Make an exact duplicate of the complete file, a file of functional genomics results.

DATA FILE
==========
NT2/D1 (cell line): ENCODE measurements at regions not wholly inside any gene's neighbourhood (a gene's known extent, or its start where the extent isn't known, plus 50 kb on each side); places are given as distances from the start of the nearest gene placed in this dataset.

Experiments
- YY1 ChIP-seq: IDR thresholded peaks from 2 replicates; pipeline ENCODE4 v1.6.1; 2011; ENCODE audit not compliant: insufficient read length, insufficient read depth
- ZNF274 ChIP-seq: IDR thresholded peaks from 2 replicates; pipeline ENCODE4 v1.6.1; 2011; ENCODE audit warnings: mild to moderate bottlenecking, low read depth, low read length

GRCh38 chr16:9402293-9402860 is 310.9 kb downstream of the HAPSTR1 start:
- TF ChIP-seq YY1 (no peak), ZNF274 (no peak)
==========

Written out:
NT2/D1 (cell line): ENCODE measurements at regions not wholly inside any gene's neighbourhood (a gene's known extent, or its start where the extent isn't known, plus 50 kb on each side); places are given as distances from the start of the nearest gene placed in this dataset.

Experiments
- YY1 ChIP-seq: IDR thresholded peaks from 2 replicates; pipeline ENCODE4 v1.6.1; 2011; ENCODE audit not compliant: insufficient read length, insufficient read depth
- ZNF274 ChIP-seq: IDR thresholded peaks from 2 replicates; pipeline ENCODE4 v1.6.1; 2011; ENCODE audit warnings: mild to moderate bottlenecking, low read depth, low read length

GRCh38 chr16:9402293-9402860 is 310.9 kb downstream of the HAPSTR1 start:
- TF ChIP-seq YY1 (no peak), ZNF274 (no peak)